Greece has a future beyond the current crisis, whether the country defaults or not, argues Sophia Chrysopoulou.
Sophia Chrysopoulou is a young Greek professional with six years' experience of European affairs in Brussels.
"A definition of a 'near death experience' may refer to a broad range of personal experiences associated with impeding death, encompassing multiple possible sensations, including the experience of absolute dissolution and the presence of a light. It is said that these phenomena are frequently reported after an individual has been pronounced dead or close to death.
Listening to Morgan Freeman presenting a TV show the other day on whether there is life after death, it occurred to me: are we living 'en masse' through this phenomenon? Greece has been pronounced to be close to bankruptcy, the incumbent political system experiences absolute dissolution, the people try to see the light at the end of the tunnel and every one does a 'life review' (either because it is in fashion or because he actually means it). And when we revive, are we going to be the same again?
The Greek crisis is not at all of course a metaphysical phenomenon beyond the grasp of modern science. It is a tangible reality with real causes and real consequences but its remedies definitely exceed the competences of the ineffectual Greek political system.
These days we have been learning a lot and we are revising even more. Let's not enter the discussion on whether the Greek privatisation 'plan' will succeed in its present form, whether we should have voted for the mid-term fiscal consolidation 'plan', whether the 'plan' for the tax collection is going to work in the end or whether there is a 'plan' for an orderly default.
These are all valid questions of vital importance but I would like to ask another one: Is there a plan on how to best revive the soul and engine of the patient: its young talented people? Or at least, is there a plan not to lose them?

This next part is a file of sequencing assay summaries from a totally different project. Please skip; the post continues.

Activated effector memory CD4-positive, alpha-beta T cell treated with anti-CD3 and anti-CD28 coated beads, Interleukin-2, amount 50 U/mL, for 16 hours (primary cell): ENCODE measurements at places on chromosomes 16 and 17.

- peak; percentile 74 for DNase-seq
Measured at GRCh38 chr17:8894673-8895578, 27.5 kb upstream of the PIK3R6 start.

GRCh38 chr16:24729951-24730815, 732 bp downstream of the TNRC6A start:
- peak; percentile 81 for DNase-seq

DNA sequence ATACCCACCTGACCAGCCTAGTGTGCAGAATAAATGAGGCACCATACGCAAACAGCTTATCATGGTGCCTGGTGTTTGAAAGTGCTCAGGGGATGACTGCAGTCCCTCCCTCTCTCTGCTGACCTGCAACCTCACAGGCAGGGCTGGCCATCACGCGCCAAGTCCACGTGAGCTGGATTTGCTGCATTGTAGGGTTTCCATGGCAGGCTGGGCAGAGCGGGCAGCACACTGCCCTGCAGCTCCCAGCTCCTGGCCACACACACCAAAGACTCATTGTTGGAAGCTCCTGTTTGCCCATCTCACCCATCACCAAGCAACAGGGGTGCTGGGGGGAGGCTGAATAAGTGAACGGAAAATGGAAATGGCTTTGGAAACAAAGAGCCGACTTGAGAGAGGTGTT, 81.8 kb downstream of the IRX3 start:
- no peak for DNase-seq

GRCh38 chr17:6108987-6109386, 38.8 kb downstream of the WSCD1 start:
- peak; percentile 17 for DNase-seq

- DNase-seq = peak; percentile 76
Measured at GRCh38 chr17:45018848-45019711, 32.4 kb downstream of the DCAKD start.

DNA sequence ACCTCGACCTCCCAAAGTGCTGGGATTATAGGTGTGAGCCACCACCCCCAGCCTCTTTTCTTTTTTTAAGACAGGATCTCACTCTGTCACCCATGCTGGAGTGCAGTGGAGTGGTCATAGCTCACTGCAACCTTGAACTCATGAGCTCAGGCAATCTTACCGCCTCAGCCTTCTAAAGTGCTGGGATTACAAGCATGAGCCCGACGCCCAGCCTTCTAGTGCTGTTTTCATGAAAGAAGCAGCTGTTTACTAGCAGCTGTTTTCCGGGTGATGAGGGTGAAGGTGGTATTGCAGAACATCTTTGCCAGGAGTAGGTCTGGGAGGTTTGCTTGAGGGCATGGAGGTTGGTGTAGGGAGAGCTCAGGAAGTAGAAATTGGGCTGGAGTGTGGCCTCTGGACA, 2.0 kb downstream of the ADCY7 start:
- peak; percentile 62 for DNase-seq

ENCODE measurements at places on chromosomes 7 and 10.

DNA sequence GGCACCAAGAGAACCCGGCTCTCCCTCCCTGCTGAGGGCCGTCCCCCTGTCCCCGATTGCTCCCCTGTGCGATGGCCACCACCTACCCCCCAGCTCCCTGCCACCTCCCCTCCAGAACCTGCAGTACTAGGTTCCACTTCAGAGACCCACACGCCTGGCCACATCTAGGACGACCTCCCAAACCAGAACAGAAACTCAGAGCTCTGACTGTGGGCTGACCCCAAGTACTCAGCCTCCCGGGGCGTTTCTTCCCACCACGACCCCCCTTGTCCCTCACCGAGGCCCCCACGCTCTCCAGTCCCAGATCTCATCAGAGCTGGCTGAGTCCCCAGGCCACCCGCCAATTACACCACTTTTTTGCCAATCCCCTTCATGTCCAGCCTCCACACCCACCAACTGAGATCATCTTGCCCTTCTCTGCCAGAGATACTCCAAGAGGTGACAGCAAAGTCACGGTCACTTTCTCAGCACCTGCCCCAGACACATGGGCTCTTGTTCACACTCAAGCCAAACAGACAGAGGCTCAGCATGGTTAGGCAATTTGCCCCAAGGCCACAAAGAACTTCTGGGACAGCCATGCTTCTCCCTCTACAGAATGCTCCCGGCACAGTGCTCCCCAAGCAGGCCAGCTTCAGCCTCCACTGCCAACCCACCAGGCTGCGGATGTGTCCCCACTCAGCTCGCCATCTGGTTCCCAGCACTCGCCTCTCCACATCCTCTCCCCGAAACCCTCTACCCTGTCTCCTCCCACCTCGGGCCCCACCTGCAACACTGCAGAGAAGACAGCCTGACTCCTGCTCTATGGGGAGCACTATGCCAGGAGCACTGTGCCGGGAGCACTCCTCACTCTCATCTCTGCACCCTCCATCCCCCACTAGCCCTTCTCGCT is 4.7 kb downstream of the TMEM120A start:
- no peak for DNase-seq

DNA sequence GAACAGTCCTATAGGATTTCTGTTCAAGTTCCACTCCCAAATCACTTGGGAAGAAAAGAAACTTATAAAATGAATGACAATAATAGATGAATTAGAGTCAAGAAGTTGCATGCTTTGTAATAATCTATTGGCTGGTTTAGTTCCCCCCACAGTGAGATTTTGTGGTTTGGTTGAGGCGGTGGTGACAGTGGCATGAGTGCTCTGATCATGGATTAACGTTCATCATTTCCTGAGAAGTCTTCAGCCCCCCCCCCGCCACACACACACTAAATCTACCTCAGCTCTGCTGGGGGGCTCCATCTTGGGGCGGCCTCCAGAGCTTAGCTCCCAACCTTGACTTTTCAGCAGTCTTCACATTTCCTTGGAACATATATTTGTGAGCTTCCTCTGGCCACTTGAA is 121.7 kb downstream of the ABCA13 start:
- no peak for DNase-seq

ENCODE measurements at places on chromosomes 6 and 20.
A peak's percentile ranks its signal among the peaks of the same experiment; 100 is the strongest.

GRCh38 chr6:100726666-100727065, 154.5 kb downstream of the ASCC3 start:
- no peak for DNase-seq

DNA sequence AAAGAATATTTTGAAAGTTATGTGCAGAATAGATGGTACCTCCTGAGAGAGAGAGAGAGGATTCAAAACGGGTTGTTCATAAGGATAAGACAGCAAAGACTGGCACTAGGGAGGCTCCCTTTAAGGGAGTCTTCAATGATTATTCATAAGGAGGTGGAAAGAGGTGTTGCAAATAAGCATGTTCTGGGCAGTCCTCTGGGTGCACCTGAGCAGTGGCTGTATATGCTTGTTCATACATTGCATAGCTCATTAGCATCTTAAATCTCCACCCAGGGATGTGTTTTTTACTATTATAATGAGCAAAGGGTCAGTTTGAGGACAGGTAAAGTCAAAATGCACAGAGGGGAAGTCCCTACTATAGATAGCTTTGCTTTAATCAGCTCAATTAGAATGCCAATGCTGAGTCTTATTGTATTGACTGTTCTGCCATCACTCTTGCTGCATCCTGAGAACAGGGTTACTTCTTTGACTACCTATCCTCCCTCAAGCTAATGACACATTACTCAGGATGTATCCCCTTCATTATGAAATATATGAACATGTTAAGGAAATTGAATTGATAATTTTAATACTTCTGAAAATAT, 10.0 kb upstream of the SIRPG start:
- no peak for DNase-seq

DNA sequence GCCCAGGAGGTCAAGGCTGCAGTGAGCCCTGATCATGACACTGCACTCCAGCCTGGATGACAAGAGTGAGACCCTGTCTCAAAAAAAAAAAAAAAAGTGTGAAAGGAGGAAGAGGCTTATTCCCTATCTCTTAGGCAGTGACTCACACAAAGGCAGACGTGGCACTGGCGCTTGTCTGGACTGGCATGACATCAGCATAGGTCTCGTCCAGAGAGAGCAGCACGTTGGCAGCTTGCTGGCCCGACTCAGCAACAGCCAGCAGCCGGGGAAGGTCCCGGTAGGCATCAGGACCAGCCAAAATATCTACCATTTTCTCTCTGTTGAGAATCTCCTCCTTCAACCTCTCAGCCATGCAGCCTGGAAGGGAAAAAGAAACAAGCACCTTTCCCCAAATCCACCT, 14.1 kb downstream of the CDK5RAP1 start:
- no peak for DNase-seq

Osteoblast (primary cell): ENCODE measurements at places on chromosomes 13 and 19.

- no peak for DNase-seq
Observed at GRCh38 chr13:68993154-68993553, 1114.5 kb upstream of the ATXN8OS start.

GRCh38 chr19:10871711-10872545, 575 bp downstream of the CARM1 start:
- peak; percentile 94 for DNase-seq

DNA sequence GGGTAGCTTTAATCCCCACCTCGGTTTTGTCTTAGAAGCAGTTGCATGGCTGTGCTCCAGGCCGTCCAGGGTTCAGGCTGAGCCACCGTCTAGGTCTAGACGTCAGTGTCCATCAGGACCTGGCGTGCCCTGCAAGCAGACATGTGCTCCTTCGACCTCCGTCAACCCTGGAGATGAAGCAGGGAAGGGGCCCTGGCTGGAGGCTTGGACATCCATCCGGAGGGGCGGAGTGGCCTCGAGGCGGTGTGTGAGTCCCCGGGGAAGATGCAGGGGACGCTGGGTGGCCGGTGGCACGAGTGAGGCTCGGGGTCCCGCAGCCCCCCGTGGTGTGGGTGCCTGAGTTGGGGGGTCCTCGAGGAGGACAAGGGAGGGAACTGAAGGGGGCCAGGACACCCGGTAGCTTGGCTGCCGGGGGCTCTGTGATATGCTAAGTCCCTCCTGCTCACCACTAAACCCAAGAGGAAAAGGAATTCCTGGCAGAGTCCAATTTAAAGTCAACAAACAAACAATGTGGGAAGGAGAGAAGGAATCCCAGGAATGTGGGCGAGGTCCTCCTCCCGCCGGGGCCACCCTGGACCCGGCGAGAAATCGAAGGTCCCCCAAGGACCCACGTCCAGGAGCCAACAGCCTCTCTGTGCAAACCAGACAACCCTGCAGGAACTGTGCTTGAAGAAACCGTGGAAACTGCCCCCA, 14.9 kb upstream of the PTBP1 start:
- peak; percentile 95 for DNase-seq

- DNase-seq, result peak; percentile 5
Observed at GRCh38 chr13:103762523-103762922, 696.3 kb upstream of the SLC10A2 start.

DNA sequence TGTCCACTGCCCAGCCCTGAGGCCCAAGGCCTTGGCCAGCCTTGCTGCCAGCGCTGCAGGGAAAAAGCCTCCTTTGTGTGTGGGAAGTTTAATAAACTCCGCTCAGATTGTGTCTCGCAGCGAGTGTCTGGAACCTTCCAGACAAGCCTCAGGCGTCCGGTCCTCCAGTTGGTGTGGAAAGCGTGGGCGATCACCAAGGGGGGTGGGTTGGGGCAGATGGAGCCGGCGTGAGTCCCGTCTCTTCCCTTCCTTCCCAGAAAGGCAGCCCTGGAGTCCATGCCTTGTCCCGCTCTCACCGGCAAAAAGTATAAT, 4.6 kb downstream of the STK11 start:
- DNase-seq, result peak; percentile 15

What is happening to national consciousness after debt (or in the near-default experience)? In the period of revival, the patient regains his consciousness, they say. I am not in a position to define what the national consciousness is or can be after all that has occurred; but I can definitely say that part of it is what the current generation of 30 year-olds has to offer – which is the most competent, well-educated, multilingual, informed Greek generation to date, who is being challenged in a hostile (social, economic and political) environment by unprecedented responsibilities that it now has to shoulder successfully in order to secure its future (whether this is fair or not, it is irrelevant to reality).
Some of these responsibilities though are only fair – because this is the time to prove that participation in political life is not the 'alter ego' of clientelism and that corruption is not 'business as usual'. That the State can have continuity and fundamental policies such as the education system should be public interest-driven and not minister-driven.
Achievement should be rewarded; there is nothing wrong with trying to be ambitious and competitive; as long as we know where we want to go and how to honestly and with dignity calculate the distance until our goal. This generation should not be lost in a rush to leave for greener pastures abroad because it is afraid, but it should hurry because it has a purpose and is eager to achieve it.
Now that choices are limited and the tricks are exhausted, now that the number representing the deficit is not any more an opinion to be disputed between the political parties but a clear-cut judgment, necessity is the prime motive.
Being frustrated without offering a viable alternative or by showing-off cheap ploys to attract the attention of the public, is gambling on incompetence. What Greece needs is to build a safe bridge to the other side of the cliff.
Young competent Greek people have the right to have their country as a compass for themselves. They don't need to be Denmark's south or India's west as it was recently said. They don't need to blindly imitate anyone.
They can be real citizens of Europe, real cosmopolitans; either they live in Greece or abroad: by keeping what they consider part of a healthy heritage within them and by making their own the best of their fellow Europeans (and not only).
'Is death the end? …or is there a spark inside of us?' Freeman wonders but I am not wondering anymore along with him as I know that this spark exists and it demands breathing space. In this life. No matter the default or not."